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'Natural' Food Labels May Dupe Shoppers

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'Natural' Food Labels May Dupe Shoppers

Recently, consumers have grown more health-conscious, searching for "organic" and "natural" product labels to support their diets and lifestyles.

However, shoppers' high-minded and well-intentioned attempts may be stymied by inaccurate labeling, misleading wordplay and lax federal regulations. The United States Department of Agriculture classifies "natural" foods as minimally processed foods with zero additives. However, the website Greener Ideal points out that nowhere on the website is there a list of banned ingredients.

Furthermore, the current definition is vague and open to interpretation in that it allows the same pesticides and chemicals to be used on "natural" foods as those deemed "normal." While "organic" labels are subject to more stringent requirements and inspections, the website notes they're still eight times as likely to be recalled due to contamination.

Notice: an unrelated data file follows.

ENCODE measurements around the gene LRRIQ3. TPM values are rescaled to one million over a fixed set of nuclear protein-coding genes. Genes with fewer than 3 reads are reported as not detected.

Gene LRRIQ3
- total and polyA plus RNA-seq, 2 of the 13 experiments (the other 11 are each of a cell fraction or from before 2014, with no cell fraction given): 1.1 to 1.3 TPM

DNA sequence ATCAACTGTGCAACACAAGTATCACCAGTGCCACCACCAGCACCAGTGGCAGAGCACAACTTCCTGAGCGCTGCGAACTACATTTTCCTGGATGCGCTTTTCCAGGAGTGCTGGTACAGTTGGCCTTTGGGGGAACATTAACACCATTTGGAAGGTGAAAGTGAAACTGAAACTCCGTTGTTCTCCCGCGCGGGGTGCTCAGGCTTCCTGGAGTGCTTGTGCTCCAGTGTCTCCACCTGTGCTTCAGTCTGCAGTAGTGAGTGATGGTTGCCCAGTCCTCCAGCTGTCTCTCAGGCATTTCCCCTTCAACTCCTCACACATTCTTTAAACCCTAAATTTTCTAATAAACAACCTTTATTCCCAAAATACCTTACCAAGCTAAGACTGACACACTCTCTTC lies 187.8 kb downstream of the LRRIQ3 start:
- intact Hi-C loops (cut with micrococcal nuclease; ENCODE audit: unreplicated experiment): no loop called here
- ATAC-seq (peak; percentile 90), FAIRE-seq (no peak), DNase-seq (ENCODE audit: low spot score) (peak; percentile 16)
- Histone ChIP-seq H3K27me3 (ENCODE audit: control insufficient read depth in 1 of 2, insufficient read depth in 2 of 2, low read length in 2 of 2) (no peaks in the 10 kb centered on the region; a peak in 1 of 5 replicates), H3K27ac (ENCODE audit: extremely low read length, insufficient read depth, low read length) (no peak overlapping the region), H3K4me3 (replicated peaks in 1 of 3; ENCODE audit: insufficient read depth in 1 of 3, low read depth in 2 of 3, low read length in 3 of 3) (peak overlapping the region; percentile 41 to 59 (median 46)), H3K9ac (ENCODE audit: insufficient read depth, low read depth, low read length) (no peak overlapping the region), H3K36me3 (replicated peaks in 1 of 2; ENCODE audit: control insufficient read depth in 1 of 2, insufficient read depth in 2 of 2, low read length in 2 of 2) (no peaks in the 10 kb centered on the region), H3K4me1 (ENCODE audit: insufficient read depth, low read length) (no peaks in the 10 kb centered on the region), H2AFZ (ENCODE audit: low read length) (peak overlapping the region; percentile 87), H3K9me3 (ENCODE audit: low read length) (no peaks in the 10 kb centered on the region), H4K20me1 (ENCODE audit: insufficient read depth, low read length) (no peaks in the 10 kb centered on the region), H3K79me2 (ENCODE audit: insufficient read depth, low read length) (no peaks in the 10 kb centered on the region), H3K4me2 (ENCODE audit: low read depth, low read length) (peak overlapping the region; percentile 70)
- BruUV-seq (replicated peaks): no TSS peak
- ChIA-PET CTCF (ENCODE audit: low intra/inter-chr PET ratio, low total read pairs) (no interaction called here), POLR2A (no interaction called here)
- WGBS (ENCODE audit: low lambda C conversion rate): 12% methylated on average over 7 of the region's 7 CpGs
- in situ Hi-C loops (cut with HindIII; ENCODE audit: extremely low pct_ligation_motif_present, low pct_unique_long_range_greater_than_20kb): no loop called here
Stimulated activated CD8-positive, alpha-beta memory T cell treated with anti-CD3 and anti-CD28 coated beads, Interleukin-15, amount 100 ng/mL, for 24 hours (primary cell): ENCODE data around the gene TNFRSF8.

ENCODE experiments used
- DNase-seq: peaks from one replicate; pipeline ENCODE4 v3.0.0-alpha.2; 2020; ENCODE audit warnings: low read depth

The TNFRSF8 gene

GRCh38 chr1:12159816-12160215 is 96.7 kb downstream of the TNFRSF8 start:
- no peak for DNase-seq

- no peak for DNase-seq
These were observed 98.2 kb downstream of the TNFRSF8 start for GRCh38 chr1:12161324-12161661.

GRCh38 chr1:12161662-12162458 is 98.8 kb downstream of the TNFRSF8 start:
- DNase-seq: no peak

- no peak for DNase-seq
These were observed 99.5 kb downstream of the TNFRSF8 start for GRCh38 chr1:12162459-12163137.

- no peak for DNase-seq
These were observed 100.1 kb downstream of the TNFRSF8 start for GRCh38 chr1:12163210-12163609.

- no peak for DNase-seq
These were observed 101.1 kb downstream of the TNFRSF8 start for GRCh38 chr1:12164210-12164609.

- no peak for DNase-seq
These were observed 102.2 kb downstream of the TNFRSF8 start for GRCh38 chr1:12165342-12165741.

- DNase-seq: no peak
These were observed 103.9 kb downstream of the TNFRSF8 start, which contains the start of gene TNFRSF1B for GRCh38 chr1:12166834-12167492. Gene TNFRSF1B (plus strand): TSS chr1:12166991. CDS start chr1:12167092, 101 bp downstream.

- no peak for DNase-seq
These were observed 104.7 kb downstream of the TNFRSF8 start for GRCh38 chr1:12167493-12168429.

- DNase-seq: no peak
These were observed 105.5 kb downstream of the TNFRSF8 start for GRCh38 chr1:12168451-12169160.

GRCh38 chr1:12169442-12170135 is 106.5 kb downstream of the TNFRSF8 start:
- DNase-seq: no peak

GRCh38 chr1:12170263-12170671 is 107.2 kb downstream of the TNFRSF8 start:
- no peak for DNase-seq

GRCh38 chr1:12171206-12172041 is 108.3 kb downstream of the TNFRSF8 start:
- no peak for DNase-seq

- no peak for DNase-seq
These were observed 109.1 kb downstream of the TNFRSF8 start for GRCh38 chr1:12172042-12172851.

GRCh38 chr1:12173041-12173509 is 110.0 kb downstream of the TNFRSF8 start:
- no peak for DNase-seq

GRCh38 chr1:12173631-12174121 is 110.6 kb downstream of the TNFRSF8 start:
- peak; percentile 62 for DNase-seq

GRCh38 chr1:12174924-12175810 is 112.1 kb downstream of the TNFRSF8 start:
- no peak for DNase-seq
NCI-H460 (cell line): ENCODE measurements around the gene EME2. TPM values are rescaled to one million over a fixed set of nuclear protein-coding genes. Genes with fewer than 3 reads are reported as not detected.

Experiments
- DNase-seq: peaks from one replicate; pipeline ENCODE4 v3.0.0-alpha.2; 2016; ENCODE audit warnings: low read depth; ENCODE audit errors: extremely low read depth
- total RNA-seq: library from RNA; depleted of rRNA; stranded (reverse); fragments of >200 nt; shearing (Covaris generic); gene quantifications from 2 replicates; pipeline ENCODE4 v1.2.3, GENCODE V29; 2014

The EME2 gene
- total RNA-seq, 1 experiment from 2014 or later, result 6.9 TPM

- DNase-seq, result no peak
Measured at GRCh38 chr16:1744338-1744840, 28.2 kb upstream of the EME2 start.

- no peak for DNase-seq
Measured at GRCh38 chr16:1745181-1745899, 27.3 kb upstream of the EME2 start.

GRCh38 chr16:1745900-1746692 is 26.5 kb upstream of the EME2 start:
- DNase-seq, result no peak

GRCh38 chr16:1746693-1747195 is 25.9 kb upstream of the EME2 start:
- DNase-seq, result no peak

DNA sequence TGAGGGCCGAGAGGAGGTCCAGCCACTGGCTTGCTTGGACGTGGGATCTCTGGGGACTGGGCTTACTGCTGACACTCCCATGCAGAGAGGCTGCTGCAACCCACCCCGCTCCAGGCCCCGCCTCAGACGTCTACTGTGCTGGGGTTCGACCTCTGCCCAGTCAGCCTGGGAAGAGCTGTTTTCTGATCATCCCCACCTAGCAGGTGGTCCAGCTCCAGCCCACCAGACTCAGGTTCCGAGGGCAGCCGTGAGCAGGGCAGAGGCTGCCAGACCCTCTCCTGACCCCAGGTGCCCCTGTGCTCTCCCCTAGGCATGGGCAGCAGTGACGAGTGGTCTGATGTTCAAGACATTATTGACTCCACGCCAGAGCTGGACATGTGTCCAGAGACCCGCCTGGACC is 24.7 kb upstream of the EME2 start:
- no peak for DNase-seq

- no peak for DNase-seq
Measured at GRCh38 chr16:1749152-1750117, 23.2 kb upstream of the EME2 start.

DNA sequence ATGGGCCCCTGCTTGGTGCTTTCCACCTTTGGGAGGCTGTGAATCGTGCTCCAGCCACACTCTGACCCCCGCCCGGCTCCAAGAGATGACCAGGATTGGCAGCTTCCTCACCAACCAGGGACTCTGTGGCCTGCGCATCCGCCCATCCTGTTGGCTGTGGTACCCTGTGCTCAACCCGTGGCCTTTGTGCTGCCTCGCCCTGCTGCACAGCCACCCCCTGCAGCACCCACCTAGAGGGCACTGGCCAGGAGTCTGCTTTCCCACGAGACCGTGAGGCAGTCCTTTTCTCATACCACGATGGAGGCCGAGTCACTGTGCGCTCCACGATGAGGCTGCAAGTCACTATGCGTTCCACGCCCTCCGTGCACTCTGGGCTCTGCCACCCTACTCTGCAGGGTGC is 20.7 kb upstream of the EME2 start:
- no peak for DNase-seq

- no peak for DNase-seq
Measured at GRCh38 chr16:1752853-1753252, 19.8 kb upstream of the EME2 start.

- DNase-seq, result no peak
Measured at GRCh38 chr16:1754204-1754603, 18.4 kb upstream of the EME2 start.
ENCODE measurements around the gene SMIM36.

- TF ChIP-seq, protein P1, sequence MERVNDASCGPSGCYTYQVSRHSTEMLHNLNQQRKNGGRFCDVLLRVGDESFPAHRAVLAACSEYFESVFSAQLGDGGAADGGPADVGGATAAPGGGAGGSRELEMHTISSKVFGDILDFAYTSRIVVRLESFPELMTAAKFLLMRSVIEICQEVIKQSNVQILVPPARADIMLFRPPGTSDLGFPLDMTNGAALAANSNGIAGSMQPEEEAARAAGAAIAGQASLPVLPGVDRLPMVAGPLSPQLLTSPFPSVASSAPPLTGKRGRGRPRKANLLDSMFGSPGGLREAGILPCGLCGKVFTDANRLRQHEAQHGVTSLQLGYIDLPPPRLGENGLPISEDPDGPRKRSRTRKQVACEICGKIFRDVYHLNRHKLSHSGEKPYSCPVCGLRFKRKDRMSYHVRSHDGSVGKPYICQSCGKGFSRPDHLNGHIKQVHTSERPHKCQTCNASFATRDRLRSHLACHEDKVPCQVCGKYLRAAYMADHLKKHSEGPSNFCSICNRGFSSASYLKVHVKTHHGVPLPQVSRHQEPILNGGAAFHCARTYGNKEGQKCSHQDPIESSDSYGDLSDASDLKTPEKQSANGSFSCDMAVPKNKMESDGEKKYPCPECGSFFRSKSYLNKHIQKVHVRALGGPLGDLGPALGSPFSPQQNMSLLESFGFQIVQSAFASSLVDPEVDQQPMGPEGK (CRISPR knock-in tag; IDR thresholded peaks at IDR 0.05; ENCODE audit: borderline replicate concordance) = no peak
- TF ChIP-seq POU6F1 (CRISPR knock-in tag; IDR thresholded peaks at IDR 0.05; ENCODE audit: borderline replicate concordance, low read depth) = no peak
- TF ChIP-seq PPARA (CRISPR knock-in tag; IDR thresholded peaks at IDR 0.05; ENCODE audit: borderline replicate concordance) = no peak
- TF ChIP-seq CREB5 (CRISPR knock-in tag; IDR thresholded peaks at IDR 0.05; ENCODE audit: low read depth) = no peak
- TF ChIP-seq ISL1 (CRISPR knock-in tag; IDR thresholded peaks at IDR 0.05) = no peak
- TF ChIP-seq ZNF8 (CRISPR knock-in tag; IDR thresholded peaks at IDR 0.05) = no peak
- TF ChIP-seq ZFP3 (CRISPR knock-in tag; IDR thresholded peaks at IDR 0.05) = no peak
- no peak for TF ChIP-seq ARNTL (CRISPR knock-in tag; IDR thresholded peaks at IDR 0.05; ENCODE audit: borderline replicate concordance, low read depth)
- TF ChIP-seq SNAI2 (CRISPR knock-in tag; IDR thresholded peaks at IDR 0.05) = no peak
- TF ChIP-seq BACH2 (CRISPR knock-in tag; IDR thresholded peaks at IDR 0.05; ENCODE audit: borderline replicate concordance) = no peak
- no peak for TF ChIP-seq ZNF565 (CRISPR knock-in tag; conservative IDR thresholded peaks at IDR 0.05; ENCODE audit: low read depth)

"The best policy for health-conscious consumers trying to decipher the diplomatic dribble of companies and government agencies is to research thoroughly," Greener Ideal suggests. "Research the pesticides used in foods, and which foods require the least amount. Pay attention to the shelf life, smells, residues, and textures of food products."

Despite potentially deceitful labeling, consumer confidence in supermarkets remains high. According to the Food Marketing Institute, 85 percent of consumers said they were "completely" or "mostly confident" in supermarkets in 2010.